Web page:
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What Did the Plastic Straw Ban Really Do?

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Plastic has always been a major problem for the environment. Most of it isn’t biodegradable, meaning that plastic carelessly tossed aside could pose a hazard to animals for hundreds of years because it simply can’t break down. Most people are aware of the harm that plastic pollution poses, but the material is so commonly used that it’s difficult to just stop using everyday items that are made from plastic. These days, significant efforts have been made to reduce the amount of plastic used by consumers by banning plastic straws. States and cities all over the country have implored this tactic to eliminate as much plastic as possible from affecting our ecosystem, but did the plastic straw really accomplish what it set out to do?

In 2011, a 9-year-old boy named Milo Cress from Vermont noticed that restaurants would serve straws with every drink regardless of if the customer wanted one or not. He and his mom brought their concerns to the owner of Leunig’s Bistro and Café in Burlington, and the establishment became one of the first restaurants to stop offering plastic straws. The mother-son duo did some research and found that around 500 million straws were used and thrown out daily in the U.S. This further propelled the anti-straw movement forward.

Perhaps the most impactful moment in the anti-plastic straw movement was when a video of a sea turtle with a plastic straw lodged in its nostril went viral. The heartbreaking moment took place in 2015 and was captured by marine conservation biologist Christine Figgener and her team. When she and her colleague, Nathan Robinson, were researching ridley sea turtles off the coast of Costa Rica, they discovered that the animal had something stuck in its nose. Without knowing what they would find, the pair began trying to dislodge the object while cameras were rolling. To their surprise and horror, they painstakingly removed an entire plastic straw from the turtle’s nostril. “We couldn’t believe that such a mundane object that we really use on a daily basis … that we found it in the turtle’s nose,” said Figgener, adding that “a tiny object caused so much suffering.”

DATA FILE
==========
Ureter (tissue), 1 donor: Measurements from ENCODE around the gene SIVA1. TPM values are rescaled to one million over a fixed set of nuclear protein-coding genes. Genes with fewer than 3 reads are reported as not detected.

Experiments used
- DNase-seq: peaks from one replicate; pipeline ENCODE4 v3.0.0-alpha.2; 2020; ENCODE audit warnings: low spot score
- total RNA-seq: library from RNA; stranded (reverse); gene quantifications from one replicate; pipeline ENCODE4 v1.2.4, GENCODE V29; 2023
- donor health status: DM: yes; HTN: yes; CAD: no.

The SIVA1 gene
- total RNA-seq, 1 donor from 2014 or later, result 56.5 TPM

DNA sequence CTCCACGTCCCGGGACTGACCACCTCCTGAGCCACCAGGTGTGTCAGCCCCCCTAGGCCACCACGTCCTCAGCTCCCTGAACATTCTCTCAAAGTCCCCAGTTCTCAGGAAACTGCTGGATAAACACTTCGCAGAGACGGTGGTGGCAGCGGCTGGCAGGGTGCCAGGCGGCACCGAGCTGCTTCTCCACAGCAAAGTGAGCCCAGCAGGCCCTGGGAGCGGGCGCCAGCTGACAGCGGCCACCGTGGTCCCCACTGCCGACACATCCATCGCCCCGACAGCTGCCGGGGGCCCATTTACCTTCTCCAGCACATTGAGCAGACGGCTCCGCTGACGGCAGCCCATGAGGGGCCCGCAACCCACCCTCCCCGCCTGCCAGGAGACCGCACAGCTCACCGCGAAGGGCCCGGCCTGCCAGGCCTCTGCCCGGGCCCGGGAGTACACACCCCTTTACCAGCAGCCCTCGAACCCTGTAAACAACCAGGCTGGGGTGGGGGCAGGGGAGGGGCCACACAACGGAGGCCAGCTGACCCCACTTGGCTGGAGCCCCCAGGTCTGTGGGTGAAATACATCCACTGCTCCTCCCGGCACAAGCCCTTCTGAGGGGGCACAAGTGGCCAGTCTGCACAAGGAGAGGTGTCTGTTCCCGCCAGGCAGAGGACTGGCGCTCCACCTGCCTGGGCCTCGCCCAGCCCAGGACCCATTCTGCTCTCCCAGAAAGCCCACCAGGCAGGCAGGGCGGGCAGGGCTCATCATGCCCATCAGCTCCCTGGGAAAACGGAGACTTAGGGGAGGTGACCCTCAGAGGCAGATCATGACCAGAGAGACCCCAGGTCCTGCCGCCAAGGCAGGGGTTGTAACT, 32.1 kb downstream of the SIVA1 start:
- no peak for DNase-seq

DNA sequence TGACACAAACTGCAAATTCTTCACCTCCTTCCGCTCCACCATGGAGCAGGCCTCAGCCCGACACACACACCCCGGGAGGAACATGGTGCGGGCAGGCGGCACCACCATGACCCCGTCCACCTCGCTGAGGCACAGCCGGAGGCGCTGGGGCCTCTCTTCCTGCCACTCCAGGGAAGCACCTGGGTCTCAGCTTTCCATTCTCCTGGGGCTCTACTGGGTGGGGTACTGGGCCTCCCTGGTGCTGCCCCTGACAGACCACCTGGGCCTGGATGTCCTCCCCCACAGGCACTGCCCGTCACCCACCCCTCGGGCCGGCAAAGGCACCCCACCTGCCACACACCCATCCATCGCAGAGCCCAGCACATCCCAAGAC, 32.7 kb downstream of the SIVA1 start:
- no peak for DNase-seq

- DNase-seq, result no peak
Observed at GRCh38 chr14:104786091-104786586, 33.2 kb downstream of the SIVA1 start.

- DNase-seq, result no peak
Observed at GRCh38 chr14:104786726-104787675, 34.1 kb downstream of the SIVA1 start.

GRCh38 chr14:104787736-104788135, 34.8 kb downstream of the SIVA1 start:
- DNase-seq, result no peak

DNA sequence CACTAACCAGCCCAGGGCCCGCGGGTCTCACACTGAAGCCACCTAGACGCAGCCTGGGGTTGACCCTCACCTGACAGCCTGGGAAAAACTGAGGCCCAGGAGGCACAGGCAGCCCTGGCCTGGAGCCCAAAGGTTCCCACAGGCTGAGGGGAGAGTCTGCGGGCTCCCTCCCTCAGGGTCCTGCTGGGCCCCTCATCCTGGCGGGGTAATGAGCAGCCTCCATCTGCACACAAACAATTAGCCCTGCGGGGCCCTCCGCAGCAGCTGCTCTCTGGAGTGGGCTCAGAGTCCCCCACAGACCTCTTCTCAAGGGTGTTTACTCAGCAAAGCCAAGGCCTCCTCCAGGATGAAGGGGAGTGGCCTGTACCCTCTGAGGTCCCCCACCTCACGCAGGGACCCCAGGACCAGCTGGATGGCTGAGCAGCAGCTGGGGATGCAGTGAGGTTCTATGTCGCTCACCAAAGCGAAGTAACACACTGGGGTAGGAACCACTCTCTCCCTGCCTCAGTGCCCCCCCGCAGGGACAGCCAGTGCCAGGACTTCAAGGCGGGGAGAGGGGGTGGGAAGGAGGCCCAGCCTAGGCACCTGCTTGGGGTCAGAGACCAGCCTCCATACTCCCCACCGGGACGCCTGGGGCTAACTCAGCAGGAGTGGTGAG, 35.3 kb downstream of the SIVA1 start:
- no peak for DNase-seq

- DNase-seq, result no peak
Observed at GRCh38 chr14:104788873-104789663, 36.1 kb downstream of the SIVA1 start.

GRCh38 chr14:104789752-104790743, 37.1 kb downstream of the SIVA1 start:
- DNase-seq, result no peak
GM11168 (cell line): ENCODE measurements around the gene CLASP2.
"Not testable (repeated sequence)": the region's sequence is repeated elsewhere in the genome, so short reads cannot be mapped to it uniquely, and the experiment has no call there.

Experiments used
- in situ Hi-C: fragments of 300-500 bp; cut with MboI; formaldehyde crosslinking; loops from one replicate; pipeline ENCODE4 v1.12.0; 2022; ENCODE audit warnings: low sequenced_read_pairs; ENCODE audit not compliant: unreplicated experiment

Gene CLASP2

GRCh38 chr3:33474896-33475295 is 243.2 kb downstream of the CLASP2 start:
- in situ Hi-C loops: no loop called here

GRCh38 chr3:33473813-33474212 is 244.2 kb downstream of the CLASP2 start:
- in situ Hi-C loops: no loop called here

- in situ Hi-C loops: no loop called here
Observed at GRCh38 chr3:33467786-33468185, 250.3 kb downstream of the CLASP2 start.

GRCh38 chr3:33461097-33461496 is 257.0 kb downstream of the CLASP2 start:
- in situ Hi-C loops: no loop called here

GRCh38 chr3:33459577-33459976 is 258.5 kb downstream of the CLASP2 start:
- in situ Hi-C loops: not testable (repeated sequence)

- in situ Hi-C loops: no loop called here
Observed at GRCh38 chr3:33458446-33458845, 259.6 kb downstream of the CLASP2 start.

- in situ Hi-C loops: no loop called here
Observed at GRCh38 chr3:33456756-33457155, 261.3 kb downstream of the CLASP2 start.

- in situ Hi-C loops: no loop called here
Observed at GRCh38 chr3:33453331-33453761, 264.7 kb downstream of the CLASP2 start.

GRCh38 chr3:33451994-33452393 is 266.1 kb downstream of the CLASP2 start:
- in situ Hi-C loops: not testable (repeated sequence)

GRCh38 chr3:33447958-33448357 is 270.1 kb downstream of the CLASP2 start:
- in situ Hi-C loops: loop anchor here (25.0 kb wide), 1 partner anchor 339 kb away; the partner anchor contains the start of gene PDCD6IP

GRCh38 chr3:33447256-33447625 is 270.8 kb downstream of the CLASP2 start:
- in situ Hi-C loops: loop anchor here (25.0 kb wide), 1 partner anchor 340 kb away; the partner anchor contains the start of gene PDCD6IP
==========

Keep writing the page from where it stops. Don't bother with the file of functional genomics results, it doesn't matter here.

The process was painful and shocking, but the viral video had to be seen in order for serious changes to occur. While the video raised awareness and was used to implement policy change, some believe that the plastic straw ban is only a shortsighted attempt at environmentalism. All single-use plastics are a cause for concern, and environmentalists don’t think that eradicating straws will be enough to save the planet from plastic pollution. Water bottles, yogurt containers, and plastic cups are all larger single-use plastics that consumers use on a larger scale. While plastic straws may be the biggest culprit at the moment, other single-use plastics are far more problematic in the grand scheme of things.

The movement to “go green” forged ahead and many big businesses such as Starbucks and American Airlines pledged their allegiance to the cause. Although Starbucks mostly ditched straws in favor of their new sip-top lid design, some say that it’s a useless swap. The drink lids – along with the cold beverage cups – are made entirely out of plastic. National Geographic reported that plastic straws only make up 0.025% of the 8 million tons of plastic discarded into oceans every year. While some would call these changes performative environmentalism, others would argue that even small changes could make a big difference.

In all, the plastic straw ban has successfully put environmentalism at the forefront of everyone’s minds. It promoted actual change, but more needs to happen in order to sustain the environment for future generations.


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